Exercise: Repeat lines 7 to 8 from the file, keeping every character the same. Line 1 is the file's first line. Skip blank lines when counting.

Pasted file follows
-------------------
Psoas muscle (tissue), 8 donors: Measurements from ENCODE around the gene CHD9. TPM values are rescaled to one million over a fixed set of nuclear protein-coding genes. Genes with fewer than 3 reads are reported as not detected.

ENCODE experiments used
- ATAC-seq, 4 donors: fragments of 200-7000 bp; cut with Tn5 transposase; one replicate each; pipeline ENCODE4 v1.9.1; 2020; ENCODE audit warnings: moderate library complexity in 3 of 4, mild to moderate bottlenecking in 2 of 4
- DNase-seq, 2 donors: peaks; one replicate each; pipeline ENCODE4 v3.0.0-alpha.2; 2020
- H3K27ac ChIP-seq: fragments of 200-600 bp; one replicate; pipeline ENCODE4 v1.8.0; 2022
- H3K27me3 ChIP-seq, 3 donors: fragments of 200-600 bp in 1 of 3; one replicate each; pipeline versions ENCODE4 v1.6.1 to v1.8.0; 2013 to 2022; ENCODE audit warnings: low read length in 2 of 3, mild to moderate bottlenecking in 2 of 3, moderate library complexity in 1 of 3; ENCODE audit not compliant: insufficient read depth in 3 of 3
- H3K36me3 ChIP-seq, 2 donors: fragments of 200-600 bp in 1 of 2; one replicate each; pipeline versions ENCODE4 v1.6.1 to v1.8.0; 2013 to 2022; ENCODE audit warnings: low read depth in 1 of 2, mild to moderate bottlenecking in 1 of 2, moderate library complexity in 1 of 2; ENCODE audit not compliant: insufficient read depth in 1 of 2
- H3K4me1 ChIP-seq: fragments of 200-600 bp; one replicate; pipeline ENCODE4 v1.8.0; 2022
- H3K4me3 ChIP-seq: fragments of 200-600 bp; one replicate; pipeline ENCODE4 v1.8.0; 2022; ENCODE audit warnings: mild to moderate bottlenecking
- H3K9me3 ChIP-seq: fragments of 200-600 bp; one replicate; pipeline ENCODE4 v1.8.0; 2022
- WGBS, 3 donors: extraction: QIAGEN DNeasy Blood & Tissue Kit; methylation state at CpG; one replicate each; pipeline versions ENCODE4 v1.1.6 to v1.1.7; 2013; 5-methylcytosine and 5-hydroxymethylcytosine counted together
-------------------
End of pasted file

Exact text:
- H3K36me3 ChIP-seq, 2 donors: fragments of 200-600 bp in 1 of 2; one replicate each; pipeline versions ENCODE4 v1.6.1 to v1.8.0; 2013 to 2022; ENCODE audit warnings: low read depth in 1 of 2, mild to moderate bottlenecking in 1 of 2, moderate library complexity in 1 of 2; ENCODE audit not compliant: insufficient read depth in 1 of 2
- H3K4me1 ChIP-seq: fragments of 200-600 bp; one replicate; pipeline ENCODE4 v1.8.0; 2022